Horst: We’ve seen the predictable backlash to the campaign, with #BoycottNike, shoe burning, furious posts and the like. How do you see the net balance of short-term pain vs. long-term brand benefit for Nike?
Sehdev: As I’ve been saying for quite a while now, hate today is a status symbol. If you’re not being hated you’re not in the game.
You really can’t expect everyone to love your opinion, but the main thing is that you have one. Brands need to express themselves and their worldviews more than ever before – for obvious reasons. It’s definitely riskier for organizations to pretend they don’t have a point of view because no one’s going to believe them. Sure, every action has a reaction but in the long run, Nike will emerge stronger, with greater brand immunity and more fanatics than fans. And fanatics are where it’s at for brands today.
Horst: What do you think distinguishes Nike’s campaign from other brands that made less successful forays into the social/political arena—like, for instance, the disastrous Pepsi Kendall Jenner ad?
Sehdev: When the Pepsi Kendal Jenner ad came out everyone was asking me what went wrong. The short answer was that Pepsi was attempting to jump on a cultural conversation that a can of soda just couldn’t own. As a result, the campaign was ridiculed. It wasn’t Kendall Jenner’s fault by any means. But nobody’s ridiculing the Nike and Colin Kaepernick campaign. Nike can own this point of view and conversation. It exudes integrity regardless of whether people agree or disagree with the brand’s point of view.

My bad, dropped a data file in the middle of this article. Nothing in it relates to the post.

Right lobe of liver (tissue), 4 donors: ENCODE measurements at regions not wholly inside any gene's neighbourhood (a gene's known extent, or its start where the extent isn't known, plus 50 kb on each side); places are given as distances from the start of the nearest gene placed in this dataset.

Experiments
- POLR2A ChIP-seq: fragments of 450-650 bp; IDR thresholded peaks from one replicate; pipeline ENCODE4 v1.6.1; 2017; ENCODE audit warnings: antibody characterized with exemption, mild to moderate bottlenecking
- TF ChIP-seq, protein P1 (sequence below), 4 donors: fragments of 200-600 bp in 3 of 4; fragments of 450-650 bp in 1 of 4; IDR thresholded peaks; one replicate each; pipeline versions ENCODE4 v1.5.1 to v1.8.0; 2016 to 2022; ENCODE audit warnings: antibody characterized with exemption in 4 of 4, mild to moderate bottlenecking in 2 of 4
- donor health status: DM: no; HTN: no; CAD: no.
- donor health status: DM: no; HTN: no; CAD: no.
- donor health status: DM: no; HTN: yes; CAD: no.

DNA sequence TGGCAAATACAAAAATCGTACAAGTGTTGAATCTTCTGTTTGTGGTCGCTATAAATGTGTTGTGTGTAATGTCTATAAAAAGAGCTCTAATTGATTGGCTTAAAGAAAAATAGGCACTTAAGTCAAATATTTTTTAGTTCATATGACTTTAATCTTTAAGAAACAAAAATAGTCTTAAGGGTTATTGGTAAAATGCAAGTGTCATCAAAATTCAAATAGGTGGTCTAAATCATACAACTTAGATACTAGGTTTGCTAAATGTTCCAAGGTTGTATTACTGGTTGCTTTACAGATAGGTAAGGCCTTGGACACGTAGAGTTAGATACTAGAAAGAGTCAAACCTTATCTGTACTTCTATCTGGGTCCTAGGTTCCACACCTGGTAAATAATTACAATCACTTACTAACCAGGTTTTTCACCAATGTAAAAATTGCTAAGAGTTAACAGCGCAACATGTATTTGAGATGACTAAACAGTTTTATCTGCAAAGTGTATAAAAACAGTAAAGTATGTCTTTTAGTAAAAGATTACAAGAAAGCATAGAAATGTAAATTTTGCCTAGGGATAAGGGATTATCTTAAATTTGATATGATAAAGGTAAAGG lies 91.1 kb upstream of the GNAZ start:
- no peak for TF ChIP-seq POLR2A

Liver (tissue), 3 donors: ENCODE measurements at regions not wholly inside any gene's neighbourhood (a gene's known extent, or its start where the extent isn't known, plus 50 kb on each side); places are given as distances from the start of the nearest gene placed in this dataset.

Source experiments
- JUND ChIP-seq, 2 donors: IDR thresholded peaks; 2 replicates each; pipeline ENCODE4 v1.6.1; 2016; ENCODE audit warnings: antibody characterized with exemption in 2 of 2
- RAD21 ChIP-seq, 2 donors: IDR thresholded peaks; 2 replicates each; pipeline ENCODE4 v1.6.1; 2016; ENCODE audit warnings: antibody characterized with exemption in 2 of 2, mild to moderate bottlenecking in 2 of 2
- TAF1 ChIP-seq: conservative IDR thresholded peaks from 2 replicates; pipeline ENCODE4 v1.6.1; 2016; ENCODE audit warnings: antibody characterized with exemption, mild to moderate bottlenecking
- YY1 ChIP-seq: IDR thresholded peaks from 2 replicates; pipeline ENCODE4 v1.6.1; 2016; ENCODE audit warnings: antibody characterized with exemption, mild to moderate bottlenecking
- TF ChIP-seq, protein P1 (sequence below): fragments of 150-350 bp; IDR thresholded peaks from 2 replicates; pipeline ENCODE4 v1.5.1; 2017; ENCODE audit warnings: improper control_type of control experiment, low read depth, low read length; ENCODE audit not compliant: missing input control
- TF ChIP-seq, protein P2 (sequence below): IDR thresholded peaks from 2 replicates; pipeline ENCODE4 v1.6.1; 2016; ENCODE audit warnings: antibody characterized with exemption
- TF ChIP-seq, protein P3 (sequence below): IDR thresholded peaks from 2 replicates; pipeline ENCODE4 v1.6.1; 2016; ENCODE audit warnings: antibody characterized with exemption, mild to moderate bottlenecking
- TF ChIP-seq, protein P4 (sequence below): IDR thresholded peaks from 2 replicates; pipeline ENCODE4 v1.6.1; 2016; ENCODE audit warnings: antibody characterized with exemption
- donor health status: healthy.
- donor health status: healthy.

Horst: The Nike campaign is an interesting one because it’s really the story of two brands: Kaepernick’s and Nike’s. They both took a risk by taking a stand. And Kaepernick is perhaps now seeing the longer-term benefits of staking out a strong, albeit controversial, point of view.
Sehdev: Exactly. Nike and Kaepernick are fearless partners in crime here. That’s what gives the campaign its integrity.
Horst: CMOs often ask, “Does every brand need a strong POV on political issues? Shouldn’t some stick to their knitting and stay out of it?”
Sehdev: Any CMO asking if they need to have a political opinion in this highly politicized environment is probably ready to pass the baton. Over 60% of younger audiences want to connect with organizations on a values level. They know you have a political opinion on the world and they want to hear it. You’re probably better off playing a deadly game of Russian roulette then pretending you don’t.
Horst: What do you predict will be the effect of Nike’s campaign on the Kaepernick brand? Is this part of an overall renaissance for him?
Sehdev: You know, when people started out asking me what my future predictions were about celebrities and brands years ago, I would often answer that I didn’t have a crystal ball. Now, I actually think I do. Nike is going to emerge even stronger and Kaepernick’s brand just got re-injected into the culture – big time.